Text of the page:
Kirsten Lackstorm states in her thesis that there is “… a need for additional research to improve understanding of how the broader system of institutional frameworks, social networks, and stakeholder values and beliefs affect society’s capacity to cope with and manage drought” (Lackstorm: 2015:iii). The more people understand what the causes and effects are, the better the control of the situation and people will be better prepared and will be able to manage the drought. When it comes to cultural factors countries have different perceptions of global warming and climate change as well as different rules and regulations regarding this situation (Van den Pol [sa]:[sp]). Therefore the attitudes of people from different countries won’t be the same towards global warming, other cultures will care less and some more.

The “New Human Condition” refers to how humans choose to identify, respond to and cope with the consequences and responsibilities of environmental issues (Holm 2015:983). The solutions such as restricting water usage, donating water and feed to the farmers affected by the drought as well as creating awareness of the causes and affects of drought caused people of South Africa to respond in alarmism and action. Organisations such as Gift of the Givers and Sage Foundation took action by gathering waterbottles and donating feed and water to drought stricken communities such as Brandfort in the Free State,with the help of schools, churches, various business companies, and the rest of South Africa (Animal Feed for Brandfort Farmers 2015:[sp]). This made massive storms on social media platforms like Facebook and Twitter ,gathering more sponsors and donations for those in need and also created awareness.

The proposed solutions do engage with the business and corporate sector. Shoprite & Checkers , Vodacom, SABC, Jacaranda FM, Tiger Brands and Unilever are all the main “drought relief partners “ of the Gift of the Givers water project. The drought relief project would not have been possible if there were no public participation and stakeholders engagement. They provided the funds and water needed to achieve the goal of the drought relief project. Research is used to determine how many water they will need to make a difference and how they will be able to do it.

Although some solutions is far-fetched and a little bit out of our reach there is other solutions to manage and control the drought.The solutions to the drought situation in South Africa is translated into practical means that can be easily achieved by the public by donating either money, water or feed. It is easy to donate a bottle of water and to encourage people to donate because in the end the drought affects not only the farmers but also the rest of the people and the economy. Social Media was used to communicate information fast and effectively and encouraged all South Africans to step in and help. It also created a sense of proud in our nation helping ,working together and supporting those in need. We need to stand together and push through the drought because together we are stronger.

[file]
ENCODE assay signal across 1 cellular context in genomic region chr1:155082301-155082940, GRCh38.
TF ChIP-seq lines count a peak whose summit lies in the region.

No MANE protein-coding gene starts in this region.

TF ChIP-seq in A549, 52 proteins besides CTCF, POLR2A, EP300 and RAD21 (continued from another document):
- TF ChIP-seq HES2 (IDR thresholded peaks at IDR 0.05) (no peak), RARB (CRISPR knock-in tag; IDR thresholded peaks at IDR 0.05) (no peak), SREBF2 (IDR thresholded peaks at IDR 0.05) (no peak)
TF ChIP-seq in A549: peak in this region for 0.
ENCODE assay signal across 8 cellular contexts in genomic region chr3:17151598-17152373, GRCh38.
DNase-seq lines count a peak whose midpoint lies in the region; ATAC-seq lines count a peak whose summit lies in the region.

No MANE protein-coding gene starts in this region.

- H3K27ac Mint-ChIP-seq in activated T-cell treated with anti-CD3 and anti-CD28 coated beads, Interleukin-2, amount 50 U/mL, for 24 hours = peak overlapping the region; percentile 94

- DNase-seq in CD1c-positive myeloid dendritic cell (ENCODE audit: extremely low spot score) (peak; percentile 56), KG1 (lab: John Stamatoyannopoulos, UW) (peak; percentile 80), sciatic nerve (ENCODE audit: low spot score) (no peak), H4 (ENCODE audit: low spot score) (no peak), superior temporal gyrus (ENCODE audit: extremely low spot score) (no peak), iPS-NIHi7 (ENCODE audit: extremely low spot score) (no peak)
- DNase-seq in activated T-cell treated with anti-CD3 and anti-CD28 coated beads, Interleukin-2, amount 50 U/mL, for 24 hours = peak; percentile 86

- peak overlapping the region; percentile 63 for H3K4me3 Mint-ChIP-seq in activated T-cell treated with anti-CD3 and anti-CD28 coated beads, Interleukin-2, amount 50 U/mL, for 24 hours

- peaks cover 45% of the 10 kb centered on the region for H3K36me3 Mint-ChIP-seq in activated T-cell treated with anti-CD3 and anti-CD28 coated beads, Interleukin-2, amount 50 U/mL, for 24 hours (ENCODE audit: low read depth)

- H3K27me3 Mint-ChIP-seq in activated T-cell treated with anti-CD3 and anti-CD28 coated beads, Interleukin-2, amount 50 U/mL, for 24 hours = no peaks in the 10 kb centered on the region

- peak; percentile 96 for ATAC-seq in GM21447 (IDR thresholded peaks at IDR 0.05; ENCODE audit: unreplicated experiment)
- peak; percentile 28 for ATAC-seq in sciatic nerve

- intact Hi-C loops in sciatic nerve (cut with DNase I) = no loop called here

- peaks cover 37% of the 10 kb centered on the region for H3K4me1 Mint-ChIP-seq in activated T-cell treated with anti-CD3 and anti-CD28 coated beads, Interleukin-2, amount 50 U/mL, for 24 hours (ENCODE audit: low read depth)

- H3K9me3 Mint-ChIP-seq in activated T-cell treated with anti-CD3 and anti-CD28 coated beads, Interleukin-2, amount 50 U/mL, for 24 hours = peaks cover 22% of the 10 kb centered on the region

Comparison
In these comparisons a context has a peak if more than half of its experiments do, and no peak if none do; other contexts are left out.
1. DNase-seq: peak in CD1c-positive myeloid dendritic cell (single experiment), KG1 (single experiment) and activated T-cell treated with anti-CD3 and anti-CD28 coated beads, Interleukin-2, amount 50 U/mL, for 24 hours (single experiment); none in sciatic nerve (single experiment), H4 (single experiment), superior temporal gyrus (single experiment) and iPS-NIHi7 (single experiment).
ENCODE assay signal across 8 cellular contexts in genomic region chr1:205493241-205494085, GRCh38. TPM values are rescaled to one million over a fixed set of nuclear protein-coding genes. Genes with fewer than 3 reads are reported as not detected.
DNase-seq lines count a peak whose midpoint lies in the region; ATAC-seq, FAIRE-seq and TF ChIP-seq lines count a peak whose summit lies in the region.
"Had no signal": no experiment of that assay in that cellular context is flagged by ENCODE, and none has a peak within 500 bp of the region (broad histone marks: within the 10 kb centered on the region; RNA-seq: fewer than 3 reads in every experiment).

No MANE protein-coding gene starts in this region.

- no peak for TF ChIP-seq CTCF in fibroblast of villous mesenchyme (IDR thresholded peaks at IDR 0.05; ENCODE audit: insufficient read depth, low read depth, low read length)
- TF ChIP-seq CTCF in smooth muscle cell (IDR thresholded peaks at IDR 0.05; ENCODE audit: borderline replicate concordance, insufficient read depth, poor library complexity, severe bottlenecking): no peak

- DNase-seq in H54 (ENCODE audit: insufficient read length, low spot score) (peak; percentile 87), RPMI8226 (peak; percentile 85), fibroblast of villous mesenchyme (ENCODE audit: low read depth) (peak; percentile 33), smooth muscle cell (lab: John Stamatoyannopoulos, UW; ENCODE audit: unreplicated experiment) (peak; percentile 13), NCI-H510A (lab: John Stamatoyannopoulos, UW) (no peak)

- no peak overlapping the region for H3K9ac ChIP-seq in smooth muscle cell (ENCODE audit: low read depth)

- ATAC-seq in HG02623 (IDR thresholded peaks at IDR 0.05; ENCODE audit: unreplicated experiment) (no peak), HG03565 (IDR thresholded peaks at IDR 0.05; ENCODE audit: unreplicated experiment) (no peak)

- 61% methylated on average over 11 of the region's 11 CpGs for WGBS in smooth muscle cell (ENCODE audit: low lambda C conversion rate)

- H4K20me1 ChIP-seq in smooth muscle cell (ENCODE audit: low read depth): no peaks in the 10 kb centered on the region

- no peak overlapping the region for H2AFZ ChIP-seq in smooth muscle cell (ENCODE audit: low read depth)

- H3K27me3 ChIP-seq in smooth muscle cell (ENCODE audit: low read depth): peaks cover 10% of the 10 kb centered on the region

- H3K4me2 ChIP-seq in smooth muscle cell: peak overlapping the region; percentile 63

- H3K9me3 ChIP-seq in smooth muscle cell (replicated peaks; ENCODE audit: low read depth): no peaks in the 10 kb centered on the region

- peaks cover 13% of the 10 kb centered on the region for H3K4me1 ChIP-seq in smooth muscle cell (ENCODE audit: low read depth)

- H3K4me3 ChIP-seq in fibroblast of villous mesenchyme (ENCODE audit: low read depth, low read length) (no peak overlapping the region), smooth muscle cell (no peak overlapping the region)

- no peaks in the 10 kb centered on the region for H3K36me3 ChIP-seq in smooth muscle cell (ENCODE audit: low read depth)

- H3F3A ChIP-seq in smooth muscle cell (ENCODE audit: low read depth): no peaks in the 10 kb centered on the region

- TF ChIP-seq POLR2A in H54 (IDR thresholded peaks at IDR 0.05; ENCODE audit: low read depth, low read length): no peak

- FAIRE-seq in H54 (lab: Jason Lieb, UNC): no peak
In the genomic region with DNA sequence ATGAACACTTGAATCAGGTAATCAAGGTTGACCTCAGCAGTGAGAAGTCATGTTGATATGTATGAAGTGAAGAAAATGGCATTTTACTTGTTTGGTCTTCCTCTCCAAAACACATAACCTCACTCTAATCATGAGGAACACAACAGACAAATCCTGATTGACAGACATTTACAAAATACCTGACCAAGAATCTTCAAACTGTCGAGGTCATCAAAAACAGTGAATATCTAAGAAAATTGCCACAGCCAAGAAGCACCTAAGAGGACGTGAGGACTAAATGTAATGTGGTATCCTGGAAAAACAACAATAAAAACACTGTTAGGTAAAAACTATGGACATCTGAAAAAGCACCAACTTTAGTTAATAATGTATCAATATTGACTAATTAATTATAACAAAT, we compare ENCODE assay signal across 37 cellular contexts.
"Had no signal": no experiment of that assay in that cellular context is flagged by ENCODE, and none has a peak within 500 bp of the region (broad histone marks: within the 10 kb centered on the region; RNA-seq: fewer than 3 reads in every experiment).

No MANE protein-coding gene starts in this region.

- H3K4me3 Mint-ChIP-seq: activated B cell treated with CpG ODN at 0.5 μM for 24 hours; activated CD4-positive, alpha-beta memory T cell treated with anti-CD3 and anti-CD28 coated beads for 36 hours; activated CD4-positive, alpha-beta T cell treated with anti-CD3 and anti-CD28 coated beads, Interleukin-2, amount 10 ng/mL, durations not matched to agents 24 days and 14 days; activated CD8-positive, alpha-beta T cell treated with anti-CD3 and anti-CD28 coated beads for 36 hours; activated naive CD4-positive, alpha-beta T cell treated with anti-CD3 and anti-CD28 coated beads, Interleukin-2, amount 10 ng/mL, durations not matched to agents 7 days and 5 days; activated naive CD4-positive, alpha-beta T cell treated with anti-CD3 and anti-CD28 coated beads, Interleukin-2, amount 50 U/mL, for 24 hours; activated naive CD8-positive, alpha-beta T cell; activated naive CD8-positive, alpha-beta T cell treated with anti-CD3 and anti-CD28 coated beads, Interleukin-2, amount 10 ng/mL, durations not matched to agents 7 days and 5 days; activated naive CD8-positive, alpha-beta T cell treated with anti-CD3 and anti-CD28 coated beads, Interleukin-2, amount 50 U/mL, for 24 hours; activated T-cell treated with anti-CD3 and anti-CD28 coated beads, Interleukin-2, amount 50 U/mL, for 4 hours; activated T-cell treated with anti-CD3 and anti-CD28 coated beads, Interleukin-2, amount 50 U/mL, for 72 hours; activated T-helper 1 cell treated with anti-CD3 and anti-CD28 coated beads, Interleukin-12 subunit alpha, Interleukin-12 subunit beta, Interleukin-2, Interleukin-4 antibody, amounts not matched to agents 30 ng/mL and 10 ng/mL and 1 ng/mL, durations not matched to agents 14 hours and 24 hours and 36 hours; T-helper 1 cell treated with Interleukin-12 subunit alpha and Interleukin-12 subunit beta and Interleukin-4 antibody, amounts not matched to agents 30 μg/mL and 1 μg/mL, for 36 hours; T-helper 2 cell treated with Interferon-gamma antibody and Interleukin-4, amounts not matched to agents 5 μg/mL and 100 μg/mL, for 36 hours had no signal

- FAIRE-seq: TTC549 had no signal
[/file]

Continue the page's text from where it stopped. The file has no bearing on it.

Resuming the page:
This blog  conducted an EH Analysis and critique of the three articles based on Holm’s arguments and statements in his article. It discussed the drivers for change related to the “Great Acceleration” and “New Human Condition” described by Holm(2015:977-992).

Ana. 2016.SA to face severe food crisis, high staple food prices by September. [O]. Available: SAundefinedtoundefinedfaceundefinedsevereundefinedfoodundefinedcrisis,undefinedhighundefine dstapleundefinedfoodundefinedpricesundefinedbyundefinedSeptember-20162403
Accessed on 1 April 2016
Animal Feed for Brandfort Farmers. 2016. [O]. Available: sa/sa-drought
Accessed on 3 April 2016

Anup, S. 2015. Climate Change and Global Warming Introduction. Global Issues. [O]. Available:
Accessed on 1 April 2016

Botha, M. 2016.Agri SA urges govt to declare drought a national disaster. [O]. Available: SAundefinedurgesundefinedgovtundefinedtoundefineddeclareundefineddrou ghtundefinedaundefinednationalundefineddisaster-20161803
Accessed on 1 April 2016

Holm,P et al. 2015. Humanities for the Environment- A manifesto for research and action.Humanities 4:977-992.

Lackstrom,K. 2015. Institutional Adaptation and Drought Management in the Carolinas. [O].Available: article=4149&context=etd
Accessed on 2 April 2016

Lekhafola, K. 2016. Gift of the Givers assists Bloemfontein farmers. [O]. Available: GiftundefinedofundefinedtheundefinedGiversundefinedassistsundefinedBloemundefinedfarmers-20161603
Accessed on 1 April 2016

Sage Foundation steps in with disaster relief for drought-stricken community. 2016. [O]. Available: community/?lang=za
Accessed on 1 April 2016
Van den Pol, B. [Sa]. The connection between culture and climate change. [O].
Accessed on 2 April 2016